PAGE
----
NOW AND THEN, Miss Manners is given to bragging that she never, ever commits a rudeness -- cheerfully undaunted by the fact that bragging itself is rude. But today it is an error of her own, caught by alert and sensitive readers, that prompts her usual lament over what the human race has come to, now that we have scared all the horses off the streets.

The crime of which Miss Manners is guilty is called, by one correspondent, "placism." She made joking references to geographical places of great dignity. Her excuse for making a joke about California is that she didn't know it was a real place; and as for North Dakota, why, her dear father had strictly taught her that it was in bad taste to joke about Fargo, as so many people do, but that Grand Forks, where he had once lived, was fair game. These are poor excuses and she apologizes.

The only truly safe and proper subject for a joke is oneself. Many a person who thought this provilege extended to his or her spouse, parent or child, has lived -- but not very long -- to find otherwise.

It applies to your name, hometown, nationality and so on, but only if this tie is apparent to all. Protesting "But my great-grandmother was half Indian" is not going to change the stony looks that follow your little bigoted joke into great chuckles.

That many connections are not readily apparent is something you can verify by telling a joke making fun of any group that you firmly believe is not represented at a joke-telling. It is a law of nature that someone will respond, in the silence following your punch line, "Perhaps you didn't know that my wife is . . ."

Dirty jokes in unmixed company -- that is to say, jokes that depend on a shared belief in the inferiority of the other sex -- aren't safe any longer, either. It's not only that someone present might be married to a person of the other sex, but that nowadays you can never tell when couples might care more for those with whom they live, than those with whom they share public bathrooms.

Jokes that make fun of the teller's own wealth, ancient lineage or prestigious school or neighborhood are only successful among those who share these handicaps.

Jokes about other people's proper names are never successful. For one thing, the people have all heard every possible one before. You will never manage to satirize anybody's name in a fashion he has not heard since nursery school, and Miss Manners isn't even going to tell you the name of the person who first told her that.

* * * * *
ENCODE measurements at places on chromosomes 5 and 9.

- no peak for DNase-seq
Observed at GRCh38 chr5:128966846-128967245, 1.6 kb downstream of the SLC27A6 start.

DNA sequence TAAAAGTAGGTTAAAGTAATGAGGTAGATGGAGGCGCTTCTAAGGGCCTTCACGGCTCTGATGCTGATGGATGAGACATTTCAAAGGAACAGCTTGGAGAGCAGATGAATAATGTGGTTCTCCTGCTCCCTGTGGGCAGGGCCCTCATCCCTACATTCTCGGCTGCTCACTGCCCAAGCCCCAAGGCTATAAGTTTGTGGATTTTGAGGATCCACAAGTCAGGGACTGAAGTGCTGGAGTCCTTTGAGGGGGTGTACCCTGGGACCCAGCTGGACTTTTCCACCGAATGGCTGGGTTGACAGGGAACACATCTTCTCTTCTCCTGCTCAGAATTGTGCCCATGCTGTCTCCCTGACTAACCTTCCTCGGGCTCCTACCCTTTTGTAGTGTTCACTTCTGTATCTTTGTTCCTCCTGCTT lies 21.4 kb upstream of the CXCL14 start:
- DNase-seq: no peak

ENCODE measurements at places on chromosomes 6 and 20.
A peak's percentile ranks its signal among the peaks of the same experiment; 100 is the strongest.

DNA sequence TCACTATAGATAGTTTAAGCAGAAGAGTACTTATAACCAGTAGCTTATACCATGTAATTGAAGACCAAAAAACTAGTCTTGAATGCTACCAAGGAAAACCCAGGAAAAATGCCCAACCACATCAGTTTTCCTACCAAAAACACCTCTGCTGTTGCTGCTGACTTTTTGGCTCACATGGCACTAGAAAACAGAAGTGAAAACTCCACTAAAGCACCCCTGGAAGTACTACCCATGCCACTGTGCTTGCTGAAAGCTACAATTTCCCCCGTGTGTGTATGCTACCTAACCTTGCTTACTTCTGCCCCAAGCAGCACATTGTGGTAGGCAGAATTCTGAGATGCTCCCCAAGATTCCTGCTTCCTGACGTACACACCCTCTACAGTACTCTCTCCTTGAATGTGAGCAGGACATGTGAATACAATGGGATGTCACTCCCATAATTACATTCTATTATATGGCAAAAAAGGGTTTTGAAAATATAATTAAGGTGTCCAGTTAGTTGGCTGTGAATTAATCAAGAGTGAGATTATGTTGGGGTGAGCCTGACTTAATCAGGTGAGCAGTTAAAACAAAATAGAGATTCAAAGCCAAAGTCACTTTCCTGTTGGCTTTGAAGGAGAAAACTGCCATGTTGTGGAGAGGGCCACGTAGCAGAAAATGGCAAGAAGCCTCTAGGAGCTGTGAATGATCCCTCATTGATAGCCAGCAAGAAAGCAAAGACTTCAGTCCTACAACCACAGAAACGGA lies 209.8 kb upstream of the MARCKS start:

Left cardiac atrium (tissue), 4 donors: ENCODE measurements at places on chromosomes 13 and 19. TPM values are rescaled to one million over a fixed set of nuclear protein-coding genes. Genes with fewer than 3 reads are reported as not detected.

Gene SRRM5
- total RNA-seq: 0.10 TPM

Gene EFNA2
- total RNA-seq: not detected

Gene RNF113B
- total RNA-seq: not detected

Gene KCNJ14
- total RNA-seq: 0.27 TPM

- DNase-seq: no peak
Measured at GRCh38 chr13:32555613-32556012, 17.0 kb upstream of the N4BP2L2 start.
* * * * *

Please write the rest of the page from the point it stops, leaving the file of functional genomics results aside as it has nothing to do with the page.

But perhaps for the tradition of the class joke to survive, it is becoming necessary for certain groups to volunteer to serve as the national butt of jokes for a limited term -- as say Cleveland did last year, in kind recognition of Brooklyn and Texas having served longer than their share -- with the promise that another group will then take it over.

And Miss Manners hereby absolves California and North Dakota from service. MISS MANNERS RESPONDS

Q. You wouldn't think that something so common and ordinary as table salt would reqire training to use, but I find myself with several unresolved problems having to do with this seasoning.

1. What is the formal way to serve salt? I am thinking of where it should be put on the table, and in what. Also, how much -- that is, how many salt shakers to a guest?

2. When someone asks me to pass the salt, it is often a reminder that I haven't yet salted my own food. May I do so before passing the salt?

3. If there is a salt and pepper set, do I pass both together, even if only the salt was requested?

A. Common, salt may be, but ordinary, it is not, being truly a seasoning for all men (and women).

1. The really fastidious person will service salt in tiny open dishes, with salt spoons, at a formal dinner, not use a salt shaker. Almost no one except Miss Manners is that fastidious, however. Such salt cellars are placed between every two guests, or, if you want to go all out, one in front of each guest.

2. No, you may not. That is like using a friend's engagement announcement to notice how suitable a partner the betrothed would make for yourself.

3. Keep them together. Like many couples, one is sought after and the other generally ignored, but the polite person will treat them as a couple.

Q. Note a mistake. Samuel Johnson, not Benjamin Franklin, made the comment about fish and guests smelling after three days.

A. Miss Manners begs your pardon. Dear Mr. Franklin not only made the remark, but at least two variations on it; but then, so did nearly everyone else, except possibly dear Dr. Johnson. Miss Manners' usualy cursory research reveals that the witticism was first made by Plautus, in about 200 B.C., and was perfected by John Lyly in 1580, but it was also attributed to half a dozen others. Robert Herrick said it in 1580, for example, and S.G. Champion claims it as a Japanese proverb he unearthed in 1938. Miss Manners herself says it every few weeks. In dear Dr. Johnson's favor, however, let it be noted that he did say everything else.